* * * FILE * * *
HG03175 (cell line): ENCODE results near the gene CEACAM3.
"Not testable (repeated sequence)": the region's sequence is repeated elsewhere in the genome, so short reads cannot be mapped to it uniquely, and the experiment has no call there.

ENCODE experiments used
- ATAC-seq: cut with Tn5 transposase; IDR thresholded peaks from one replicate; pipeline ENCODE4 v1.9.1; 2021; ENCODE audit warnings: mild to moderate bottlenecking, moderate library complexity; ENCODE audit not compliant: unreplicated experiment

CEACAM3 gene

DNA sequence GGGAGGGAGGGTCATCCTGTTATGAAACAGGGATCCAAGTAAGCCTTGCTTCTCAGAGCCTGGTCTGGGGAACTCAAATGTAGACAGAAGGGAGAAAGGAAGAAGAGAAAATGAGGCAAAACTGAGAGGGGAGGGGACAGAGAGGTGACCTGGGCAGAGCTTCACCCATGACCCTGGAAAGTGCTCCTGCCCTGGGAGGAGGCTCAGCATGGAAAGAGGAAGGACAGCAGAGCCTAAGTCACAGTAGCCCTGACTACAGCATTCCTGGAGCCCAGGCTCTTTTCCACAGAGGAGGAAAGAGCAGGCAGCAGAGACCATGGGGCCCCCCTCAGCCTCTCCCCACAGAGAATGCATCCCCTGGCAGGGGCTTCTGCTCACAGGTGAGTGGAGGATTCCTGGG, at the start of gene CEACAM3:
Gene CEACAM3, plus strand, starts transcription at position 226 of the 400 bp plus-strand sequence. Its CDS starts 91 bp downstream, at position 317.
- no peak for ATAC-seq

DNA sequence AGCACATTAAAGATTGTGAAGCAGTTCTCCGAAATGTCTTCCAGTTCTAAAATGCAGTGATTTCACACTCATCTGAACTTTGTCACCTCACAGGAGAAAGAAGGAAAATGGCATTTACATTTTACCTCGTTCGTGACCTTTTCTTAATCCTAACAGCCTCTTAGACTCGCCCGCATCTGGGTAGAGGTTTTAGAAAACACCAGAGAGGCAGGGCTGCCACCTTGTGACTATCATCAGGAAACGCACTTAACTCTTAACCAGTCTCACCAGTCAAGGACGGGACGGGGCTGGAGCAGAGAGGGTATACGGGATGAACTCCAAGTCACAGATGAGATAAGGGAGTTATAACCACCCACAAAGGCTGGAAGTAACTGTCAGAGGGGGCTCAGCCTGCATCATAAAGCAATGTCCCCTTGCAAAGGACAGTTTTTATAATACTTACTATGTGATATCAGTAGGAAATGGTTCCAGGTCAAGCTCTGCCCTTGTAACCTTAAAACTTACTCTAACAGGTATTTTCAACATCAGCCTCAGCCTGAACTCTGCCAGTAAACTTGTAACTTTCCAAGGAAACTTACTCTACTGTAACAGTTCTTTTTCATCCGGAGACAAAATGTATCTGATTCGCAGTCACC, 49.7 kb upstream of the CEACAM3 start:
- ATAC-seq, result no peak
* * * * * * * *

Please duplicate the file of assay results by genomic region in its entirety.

HG03175 (cell line): ENCODE results near the gene CEACAM3.
"Not testable (repeated sequence)": the region's sequence is repeated elsewhere in the genome, so short reads cannot be mapped to it uniquely, and the experiment has no call there.

ENCODE experiments used
- ATAC-seq: cut with Tn5 transposase; IDR thresholded peaks from one replicate; pipeline ENCODE4 v1.9.1; 2021; ENCODE audit warnings: mild to moderate bottlenecking, moderate library complexity; ENCODE audit not compliant: unreplicated experiment

CEACAM3 gene

DNA sequence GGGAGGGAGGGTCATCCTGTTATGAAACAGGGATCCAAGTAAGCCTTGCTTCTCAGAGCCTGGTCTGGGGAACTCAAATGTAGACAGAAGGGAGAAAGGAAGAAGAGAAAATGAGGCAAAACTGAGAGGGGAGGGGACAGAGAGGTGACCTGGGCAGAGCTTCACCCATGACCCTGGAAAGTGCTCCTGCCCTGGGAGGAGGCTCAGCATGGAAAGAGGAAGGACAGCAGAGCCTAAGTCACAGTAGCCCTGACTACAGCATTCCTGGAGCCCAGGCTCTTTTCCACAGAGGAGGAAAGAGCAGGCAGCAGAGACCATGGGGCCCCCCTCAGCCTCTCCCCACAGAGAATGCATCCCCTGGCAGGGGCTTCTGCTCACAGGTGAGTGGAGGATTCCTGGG, at the start of gene CEACAM3:
Gene CEACAM3, plus strand, starts transcription at position 226 of the 400 bp plus-strand sequence. Its CDS starts 91 bp downstream, at position 317.
- no peak for ATAC-seq

DNA sequence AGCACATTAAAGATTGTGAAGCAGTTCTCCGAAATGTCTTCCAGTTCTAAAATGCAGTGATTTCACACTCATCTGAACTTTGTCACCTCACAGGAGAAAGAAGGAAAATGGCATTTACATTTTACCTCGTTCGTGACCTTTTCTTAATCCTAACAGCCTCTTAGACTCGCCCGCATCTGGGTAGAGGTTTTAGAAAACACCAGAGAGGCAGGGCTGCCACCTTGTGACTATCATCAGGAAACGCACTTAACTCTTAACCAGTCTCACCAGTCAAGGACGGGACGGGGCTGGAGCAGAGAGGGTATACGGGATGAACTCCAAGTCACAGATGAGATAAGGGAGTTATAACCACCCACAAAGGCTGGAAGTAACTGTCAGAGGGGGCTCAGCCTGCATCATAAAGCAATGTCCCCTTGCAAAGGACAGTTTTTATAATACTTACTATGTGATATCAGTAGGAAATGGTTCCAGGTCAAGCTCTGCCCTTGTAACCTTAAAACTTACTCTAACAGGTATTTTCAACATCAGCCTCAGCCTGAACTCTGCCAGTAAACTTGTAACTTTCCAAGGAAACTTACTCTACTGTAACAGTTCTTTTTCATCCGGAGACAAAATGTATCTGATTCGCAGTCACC, 49.7 kb upstream of the CEACAM3 start:
- ATAC-seq, result no peak